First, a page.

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Clear and precise communication

We always want to be clear. Sometimes we want to be precise.

445-three-logicians-walk-into-a-bar

When we’re discussing low-level, concrete issues like technical specifications, we need to be precise. Most of the time, though, we need to read between the lines. We need to understand what’s not being said explicitly, what’s not being well-articulated, what’s motivating someone to try and shape an outcome.

Illogical and irrational

The world is not a logical place and it’s not filled with rational people. This is the major flaw in economic theory, and it can be a hurdle in how technical people approach problem solving. We like to analyze a problem, understand the variables, and organize an orderly response.

This approach has a lot of value. It helps us to understand a situation, develop insights into core issues, and formulate a good plan. The danger is that this is an illusion. Reality is much messier and far less certain. People’s behavior is difficult to predict, more variables are in play than what we can easily see, and we can’t take everything that’s said literally.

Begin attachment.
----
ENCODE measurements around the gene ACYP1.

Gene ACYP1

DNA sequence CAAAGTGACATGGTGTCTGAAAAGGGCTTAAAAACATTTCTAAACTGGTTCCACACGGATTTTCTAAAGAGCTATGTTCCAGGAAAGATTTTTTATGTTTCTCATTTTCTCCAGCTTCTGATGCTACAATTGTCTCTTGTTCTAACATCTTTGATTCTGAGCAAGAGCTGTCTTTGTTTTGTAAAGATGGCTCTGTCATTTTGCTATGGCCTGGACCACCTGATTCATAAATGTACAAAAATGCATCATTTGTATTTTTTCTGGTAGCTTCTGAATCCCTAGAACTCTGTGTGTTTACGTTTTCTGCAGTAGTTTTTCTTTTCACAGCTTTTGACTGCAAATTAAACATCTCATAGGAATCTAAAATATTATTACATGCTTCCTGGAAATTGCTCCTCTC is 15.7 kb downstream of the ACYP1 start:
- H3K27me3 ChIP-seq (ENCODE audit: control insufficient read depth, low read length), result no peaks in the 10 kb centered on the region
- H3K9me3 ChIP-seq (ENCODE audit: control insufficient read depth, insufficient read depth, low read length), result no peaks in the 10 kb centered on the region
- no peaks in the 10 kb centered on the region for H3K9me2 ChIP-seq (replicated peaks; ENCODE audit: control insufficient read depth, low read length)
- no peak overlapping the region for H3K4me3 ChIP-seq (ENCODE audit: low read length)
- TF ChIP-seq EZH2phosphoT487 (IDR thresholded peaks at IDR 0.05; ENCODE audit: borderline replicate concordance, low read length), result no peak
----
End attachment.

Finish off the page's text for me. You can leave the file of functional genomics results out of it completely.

Meaning

Not everyone says what they mean or means what they say – even if they try. Communication is usually more complicated. That’s why it’s worth investing time and energy to establish a rapport. To build a common understanding. To establish terminology. To ensure that everyone is “on the same page.”

The things we discuss can mean different things to different people, and those meanings can even change over time. Paying careful, regular, and ongoing attention to this is important and worthwhile, even though it’s not efficient.

We deal with technical matters, but we’re not robots. Or logicians. Thanks to Spiked Math for the comic and the inspiration.